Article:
[Tim Bilodeau, Acting Chief]: The mission of the University of Vermont Police Services is to enhance our public safety mission through our partnerships, our enforcement, and certainly through our education. And the top part of that is really the service that we have to our community for that. The difference between UVM Police Services and other university police departments is, in Vermont we’re the only university police department, number one. In addition to that, we all go to the same police academy in Vermont, so all police officers know each other. It’s a very familiar law enforcement community. The University of Vermont Police Services accomplishes trust and legitimacy by us taking the long view of the idea that we are sticking to our values over time, and our community’s values, to accomplish what we need. In addition to that, you know, our central operating system is our culture. We have a strong culture at UVM Police around our service and ensuring that we’re providing the best service possible for all of our people.

[Mandy Wooster, Deputy Chief]: So UVM Police believes not only in creating mutual relationships with our local law enforcement, but we also find it extremely important to collaborate with our UVM campus partners, such as Residential Life, the Dean of Students Office, the Centers for Health and Wellbeing, and Student Conduct. Additionally, members from each of those departments come together and take a holistic approach in addressing and meeting all the needs for our campus population.

[Nick Lemon, Administrative Assistant]: Open communication is integral to our functioning as a police department. If we’re not able to communicate with the community and they don’t feel comfortable communicating with us, we’re not able to do our jobs.

[Tim Bilodeau, Acting Chief]: The federal reporting requirements are Title IX and Clery. It’s vitally important to keep those for us because, in addition to us collecting the data and putting information out to our community about the statistics that they need to know about, the other part is it’s really about safety and allowing our students to get resources they need in critical situations.

[Nick Lemon, Administrative Assistant]: Social media is really allowing departments to reach people where they’re at in this age, and so by using social media as a police department, you’re able to communicate with people you might not otherwise reach.

[Jennifer Norton-Magnan, Patrol Officer]: I think community policing at the University of Vermont is working with students, faculty, staff, the visitors coming to our campus and helping them identify problems and solving those problems for them.

[Bill Sioss, Patrol Officer]: Every day is different. Somedays might be slower than others. We deal with everything from routine community service issues to criminal investigation. It runs an entire gamut. What I do keep in mind is I always want to be approachable; I always want to have resources for people. If I don’t have the answer, I want to try to help guide somebody to find that answer.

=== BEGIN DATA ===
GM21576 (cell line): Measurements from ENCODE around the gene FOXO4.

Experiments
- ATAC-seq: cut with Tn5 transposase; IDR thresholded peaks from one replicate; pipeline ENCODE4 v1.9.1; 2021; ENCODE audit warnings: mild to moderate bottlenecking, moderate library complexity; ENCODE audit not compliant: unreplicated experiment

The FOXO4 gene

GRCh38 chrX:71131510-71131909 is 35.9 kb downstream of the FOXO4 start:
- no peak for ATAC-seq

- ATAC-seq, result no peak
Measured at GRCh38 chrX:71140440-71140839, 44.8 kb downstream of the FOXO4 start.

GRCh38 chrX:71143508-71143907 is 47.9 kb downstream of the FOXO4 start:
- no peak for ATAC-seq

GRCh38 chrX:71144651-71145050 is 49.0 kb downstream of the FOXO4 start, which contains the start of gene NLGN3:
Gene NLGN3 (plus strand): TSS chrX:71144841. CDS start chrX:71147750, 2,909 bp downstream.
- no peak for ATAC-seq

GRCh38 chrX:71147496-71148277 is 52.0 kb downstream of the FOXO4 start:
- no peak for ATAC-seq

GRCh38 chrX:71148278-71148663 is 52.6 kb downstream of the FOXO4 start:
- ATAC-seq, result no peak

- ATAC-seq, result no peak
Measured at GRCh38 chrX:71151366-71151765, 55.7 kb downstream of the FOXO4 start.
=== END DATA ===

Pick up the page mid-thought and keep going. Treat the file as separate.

[Chris Coyner, Dispatcher]: We are luckily staffed with a compassionate group that treats all callers with respect and ensures that they feel that their concerns are being addressed.

[Nick Lemon, Administrative Assistant]: UVM Police is fortunate enough to serve the most diverse community in Vermont, and it’s a community that changes over every single year. Our goals are constantly changing with our community and we’re constantly learning from the new people that we get in every year.

[Mandy Wooster, Deputy Chief]: Training and development has to be at the forefront of the things that we do. We have a training committee that focuses on officer development, focuses on making sure that we’re meeting all of our obligatory requirements as well as they outsource training for us to meet the ever-changing needs of the culture. The initial training for a police officer sets the foundation for a successful career in policing. Police candidates for UVM Police start with a seventeen-week training program at the Vermont Criminal Justice Training Council. That’s followed by some three weeks of certification processes and a twelve-week comprehensive field training program here at UVM Police. We created a Wellness program that focuses on all aspects of wellness. It’s an incentive-based program that allows the officers to be rewarded for active participation in their own health and wellbeing.

[Tim Bilodeau, Acting Chief]: The future of policing, and what it looks like, and how we are responding to that at UVM Police, it comes down to this: a lot of the issues that we face, they’re national problems and they’re complex. They’re around mental health, addiction, these things that are large social problems but they’re part of what we’re involved with and we rely on other organizations, other professions, and other disciplines to help inform how we respond to those effectively.